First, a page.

Kerry Maguire



Eric Andrew-Gee

Warsaw When the sky was wrapped in metal and melted in flame we pulled the blinds. News of the Polish problem crackled in the next room. We had listened. Now you were naked, your body thinned by rations. The cheque made out to the children of Warsaw had been delivered to the post. Their pain was not ours. In the shaming light of day we thought it might be, remembered the valorous name Sikorski, and bent in sympathy one or two nights, when the front line reports were bad. Many more nights I was absorbed in the small places of yours that demanded my urgency: the left ear, the pink pearl of your inner lower lip, under the curve of your pale right breast. Smoke rode on the Danube. People were firewood. The old wolves came out of the burning forests. There was no rain. All of this was known, and still your body shone


with pleasure, with adoration. You were, under me, a true weight.

Nia Kiriakova


Ian Becker

Green as Fuck


he North Shore Journal of Dining and Wine and Entertainment annually rates the Highland Park Country Club Golf Course as Exceptional, adorns it with five linear gold stars next to its insignia on a glossy page and prints a photo of undulating green hills and Midwestern conifers next to a photo of a well-dressed, well-paid, well-groomed male in his forties with a grin that is attractively cartoonish. The NSJDWE does this because, by many standards, the rating is objectively true. The steaks at the Club Inn marinate in their own blood and truffle oil. The Inn marinades everything and does not apologize for it. The sand traps on the course itself are uniformly coloured and groomed by someone in charge of grooming sand. The golf carts drive smooth. The grass is Kentucky Blue fused with esters that smell like, depending on the course, jasmine, sage, fresh linen, and Versace eau de toilette. The bathrooms have bidets. The bathroom attendants carry lists of inspiring quotations and personal compliments. The potatoes are marinated. By many standards, the five star rating is objectively true. The HPCCGC is particularly immaculate today because at around noontime, the club expects a visit from one Bert Fischer, known to friends as Bertie and to enemies as fishfuck, the CEO of PolyCorp Group, parent company to many prosperous, conglomerated children. Bert is in the state this weekend. And Bert is a golfer. Chris is not exactly a golfer, though he’s known at the HPCCGC. Chris is a little perplexed by all this extra preparation in one sense because he was asked, aggressively in his mind, to tie his shoelace as he approached the Club entrance, but


also because smoking pot in the parking lot is usually real chill, but today is decidedly not chill. Chris’ companions include one JT Gibbins and one Daniel Lipsky. Today, out of discretion, they’ve reduced themselves to smoking out of what JT deems his hobbit pipe instead of Chris’ one-foot glass bong, and in Chris’ mind this is a relative travesty and he can’t stop thinking about the fact that JT’s little wooden pipe is almost indistinguishable from the idea of two men copulating. Chris is not exactly a club member. As a result of a rule which is rarely taken advantage of, Article 14 of the Club’s mandate, which states explicitly that the male progeny of club members receive free admission until they are eighteen years old, Chris is a semi-regular fixture on club property, sometimes to the chagrin of others. The legality of the admission of JT and Daniel is questionable. In point of fact, Article 14 has various loopholes, and most members familiar with Chris are also familiar with the lone Chris, the youth who previously defecated in the bidets for humour’s sake. Frankly it’s just easier, for employees and members alike, if he’s preoccupied with some fellows, easier to supervise from afar. Human feces turns up in odd places less frequently and everyone’s happy. Usually the trio brings one wooden driver and wanders around the 18 holes semi-aimlessly, red-eyed, encountering club members and pre-empting their probing questions with the explanation that they all have viral conjunctivitis. The sun’s peaked when Bert’s black Aston Martin pulls up and his white-gloved driver eases the vehicle into a space close to the parking lot entrance of the HPCCGC, a space reserved for Bert ahead of time, days ahead of time, lines re-mea-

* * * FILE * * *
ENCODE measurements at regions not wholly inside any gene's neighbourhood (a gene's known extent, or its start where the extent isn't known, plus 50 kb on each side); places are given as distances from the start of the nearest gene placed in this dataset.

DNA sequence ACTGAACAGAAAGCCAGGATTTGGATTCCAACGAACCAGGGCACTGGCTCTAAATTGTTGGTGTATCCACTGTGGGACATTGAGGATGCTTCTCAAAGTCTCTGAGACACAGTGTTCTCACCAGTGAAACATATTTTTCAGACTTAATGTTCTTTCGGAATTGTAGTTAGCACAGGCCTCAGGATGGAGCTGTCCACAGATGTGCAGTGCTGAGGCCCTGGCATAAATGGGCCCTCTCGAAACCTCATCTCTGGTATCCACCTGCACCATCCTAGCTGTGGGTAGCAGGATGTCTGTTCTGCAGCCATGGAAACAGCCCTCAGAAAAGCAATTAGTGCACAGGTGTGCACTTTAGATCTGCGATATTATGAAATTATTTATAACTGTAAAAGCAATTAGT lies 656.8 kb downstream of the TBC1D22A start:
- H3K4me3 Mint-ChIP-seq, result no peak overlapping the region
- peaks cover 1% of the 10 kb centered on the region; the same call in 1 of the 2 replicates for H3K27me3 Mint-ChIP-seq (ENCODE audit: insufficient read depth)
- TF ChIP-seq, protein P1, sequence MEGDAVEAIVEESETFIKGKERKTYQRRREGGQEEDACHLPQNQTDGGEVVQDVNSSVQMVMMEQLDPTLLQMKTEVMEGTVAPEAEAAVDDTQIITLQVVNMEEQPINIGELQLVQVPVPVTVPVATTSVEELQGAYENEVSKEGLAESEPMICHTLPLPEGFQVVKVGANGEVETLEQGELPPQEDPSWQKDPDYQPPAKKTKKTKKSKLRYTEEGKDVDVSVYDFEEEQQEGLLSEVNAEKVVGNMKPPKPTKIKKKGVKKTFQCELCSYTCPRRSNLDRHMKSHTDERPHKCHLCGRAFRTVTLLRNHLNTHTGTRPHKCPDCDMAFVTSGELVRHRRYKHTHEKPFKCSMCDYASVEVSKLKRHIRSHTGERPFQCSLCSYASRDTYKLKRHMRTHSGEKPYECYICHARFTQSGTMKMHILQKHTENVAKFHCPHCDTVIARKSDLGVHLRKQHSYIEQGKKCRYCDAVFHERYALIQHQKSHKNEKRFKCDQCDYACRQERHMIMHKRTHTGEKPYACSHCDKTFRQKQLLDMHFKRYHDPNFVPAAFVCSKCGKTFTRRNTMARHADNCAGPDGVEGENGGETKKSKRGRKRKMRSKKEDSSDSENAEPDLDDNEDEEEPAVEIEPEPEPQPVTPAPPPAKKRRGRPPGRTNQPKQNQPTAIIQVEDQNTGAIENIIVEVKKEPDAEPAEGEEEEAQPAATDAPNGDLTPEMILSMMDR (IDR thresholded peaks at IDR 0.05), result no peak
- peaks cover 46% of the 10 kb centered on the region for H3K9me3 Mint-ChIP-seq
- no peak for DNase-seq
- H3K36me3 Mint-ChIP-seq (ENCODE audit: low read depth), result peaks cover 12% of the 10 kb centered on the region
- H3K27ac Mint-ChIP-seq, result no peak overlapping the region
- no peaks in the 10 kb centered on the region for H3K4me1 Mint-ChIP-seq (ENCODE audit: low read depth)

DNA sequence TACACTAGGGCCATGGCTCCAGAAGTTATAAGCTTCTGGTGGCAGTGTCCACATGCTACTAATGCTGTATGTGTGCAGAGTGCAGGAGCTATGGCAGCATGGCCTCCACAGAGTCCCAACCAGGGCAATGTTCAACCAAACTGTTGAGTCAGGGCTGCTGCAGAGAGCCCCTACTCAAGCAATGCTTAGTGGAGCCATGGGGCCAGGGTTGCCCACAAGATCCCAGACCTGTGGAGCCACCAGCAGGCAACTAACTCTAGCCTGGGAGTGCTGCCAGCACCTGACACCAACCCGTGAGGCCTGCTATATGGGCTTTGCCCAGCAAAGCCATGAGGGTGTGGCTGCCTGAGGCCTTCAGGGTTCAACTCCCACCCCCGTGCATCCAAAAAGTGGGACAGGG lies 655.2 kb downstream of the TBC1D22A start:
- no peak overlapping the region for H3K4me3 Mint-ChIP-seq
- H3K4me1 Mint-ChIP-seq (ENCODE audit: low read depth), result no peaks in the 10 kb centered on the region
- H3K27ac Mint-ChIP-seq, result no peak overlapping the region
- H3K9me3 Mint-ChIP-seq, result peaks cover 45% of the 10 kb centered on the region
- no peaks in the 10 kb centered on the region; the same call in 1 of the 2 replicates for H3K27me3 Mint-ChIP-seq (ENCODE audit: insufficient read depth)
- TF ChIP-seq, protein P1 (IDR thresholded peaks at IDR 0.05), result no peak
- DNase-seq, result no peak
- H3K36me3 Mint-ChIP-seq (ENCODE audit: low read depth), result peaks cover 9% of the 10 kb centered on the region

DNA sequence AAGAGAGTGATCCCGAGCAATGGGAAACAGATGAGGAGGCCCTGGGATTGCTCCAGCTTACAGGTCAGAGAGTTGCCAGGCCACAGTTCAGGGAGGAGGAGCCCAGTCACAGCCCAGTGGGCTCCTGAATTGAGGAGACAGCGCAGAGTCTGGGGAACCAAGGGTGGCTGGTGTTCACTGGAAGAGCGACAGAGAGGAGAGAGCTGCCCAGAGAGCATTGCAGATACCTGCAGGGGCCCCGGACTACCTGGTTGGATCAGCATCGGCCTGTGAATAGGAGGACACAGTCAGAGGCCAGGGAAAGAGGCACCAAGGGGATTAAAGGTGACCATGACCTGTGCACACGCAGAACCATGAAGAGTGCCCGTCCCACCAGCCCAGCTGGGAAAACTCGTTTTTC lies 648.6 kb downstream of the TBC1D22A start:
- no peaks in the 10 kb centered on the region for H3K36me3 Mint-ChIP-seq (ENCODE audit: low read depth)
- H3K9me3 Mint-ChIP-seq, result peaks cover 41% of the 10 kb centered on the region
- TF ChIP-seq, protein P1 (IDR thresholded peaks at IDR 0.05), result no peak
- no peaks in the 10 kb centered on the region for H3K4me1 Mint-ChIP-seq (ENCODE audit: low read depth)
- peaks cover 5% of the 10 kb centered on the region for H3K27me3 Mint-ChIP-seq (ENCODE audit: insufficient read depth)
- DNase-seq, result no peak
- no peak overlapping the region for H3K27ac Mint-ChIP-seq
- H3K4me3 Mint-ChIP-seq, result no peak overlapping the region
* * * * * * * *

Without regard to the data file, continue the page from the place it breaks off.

sured and re-painted. Bert farts loudly inside the quiet Aston Martin before he signals his driver to open his door. Then the driver cracks his knuckles and opens the back passenger door in a fluid movement, smells the stench of Bert’s gas and, used to such a situation, stifles his reaction to the point of a very small, hardly noticeable twitch of the left nostril. Eight suited men, upon seeing Bert exit his vehicle, glide through the heavy wooden doors of the HPCCGC’s parking lot entrance in a V formation and, in an order established previously by the drawing of straws, offer their right hands to Bert. Bert takes them graciously and fingers intertwine and Bert cracks a smile that reveals some dead teeth. Then as a group they shuffle away from the Aston Martin, black and reflective in the sun, into the climatized air behind the wooden doors. **** Chris and J.T. and Daniel sit on a bench under an old oak adjacent to the tee-off point at the fifteenth hole. For a half hour, words have been sparse. Daniel’s shoes are off and his toes are dug into the soft Kentucky Blue. A club official views this with binoculars and pinches his nipple purple to keep from screaming. “You guys want to leave or what?” asks Daniel. “Gonna hit some more balls,” says Chris. “You’ve hit like a thousand balls. This shit’s boring man.” “Bored? Then leave.” “I don’t even know where I am.” “So what’s your hurry?” says JT, intervening. “This grass,” he says, “is green as fuck.” **** Bert reclines in a plush red easy chair in